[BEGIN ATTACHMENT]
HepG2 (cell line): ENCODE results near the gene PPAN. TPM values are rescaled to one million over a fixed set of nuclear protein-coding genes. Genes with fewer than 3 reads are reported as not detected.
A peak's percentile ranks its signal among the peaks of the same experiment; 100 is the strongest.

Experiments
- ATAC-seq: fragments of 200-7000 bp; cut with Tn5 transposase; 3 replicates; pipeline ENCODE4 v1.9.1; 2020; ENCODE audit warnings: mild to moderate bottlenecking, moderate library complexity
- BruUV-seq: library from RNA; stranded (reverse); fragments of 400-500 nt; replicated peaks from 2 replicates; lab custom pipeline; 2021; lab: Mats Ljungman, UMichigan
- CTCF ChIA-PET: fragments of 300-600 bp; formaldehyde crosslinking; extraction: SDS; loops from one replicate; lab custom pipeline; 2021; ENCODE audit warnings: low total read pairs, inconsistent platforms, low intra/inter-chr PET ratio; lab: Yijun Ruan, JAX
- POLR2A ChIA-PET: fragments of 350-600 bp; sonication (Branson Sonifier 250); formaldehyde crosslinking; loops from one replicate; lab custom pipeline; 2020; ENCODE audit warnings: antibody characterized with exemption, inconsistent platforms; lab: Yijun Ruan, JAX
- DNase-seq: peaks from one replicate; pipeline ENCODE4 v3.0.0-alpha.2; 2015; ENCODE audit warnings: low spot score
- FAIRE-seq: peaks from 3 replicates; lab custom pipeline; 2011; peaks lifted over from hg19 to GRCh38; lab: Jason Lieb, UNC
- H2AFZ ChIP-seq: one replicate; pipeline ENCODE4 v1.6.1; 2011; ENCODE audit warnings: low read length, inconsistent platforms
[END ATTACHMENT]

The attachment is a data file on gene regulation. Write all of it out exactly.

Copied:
HepG2 (cell line): ENCODE results near the gene PPAN. TPM values are rescaled to one million over a fixed set of nuclear protein-coding genes. Genes with fewer than 3 reads are reported as not detected.
A peak's percentile ranks its signal among the peaks of the same experiment; 100 is the strongest.

Experiments
- ATAC-seq: fragments of 200-7000 bp; cut with Tn5 transposase; 3 replicates; pipeline ENCODE4 v1.9.1; 2020; ENCODE audit warnings: mild to moderate bottlenecking, moderate library complexity
- BruUV-seq: library from RNA; stranded (reverse); fragments of 400-500 nt; replicated peaks from 2 replicates; lab custom pipeline; 2021; lab: Mats Ljungman, UMichigan
- CTCF ChIA-PET: fragments of 300-600 bp; formaldehyde crosslinking; extraction: SDS; loops from one replicate; lab custom pipeline; 2021; ENCODE audit warnings: low total read pairs, inconsistent platforms, low intra/inter-chr PET ratio; lab: Yijun Ruan, JAX
- POLR2A ChIA-PET: fragments of 350-600 bp; sonication (Branson Sonifier 250); formaldehyde crosslinking; loops from one replicate; lab custom pipeline; 2020; ENCODE audit warnings: antibody characterized with exemption, inconsistent platforms; lab: Yijun Ruan, JAX
- DNase-seq: peaks from one replicate; pipeline ENCODE4 v3.0.0-alpha.2; 2015; ENCODE audit warnings: low spot score
- FAIRE-seq: peaks from 3 replicates; lab custom pipeline; 2011; peaks lifted over from hg19 to GRCh38; lab: Jason Lieb, UNC
- H2AFZ ChIP-seq: one replicate; pipeline ENCODE4 v1.6.1; 2011; ENCODE audit warnings: low read length, inconsistent platforms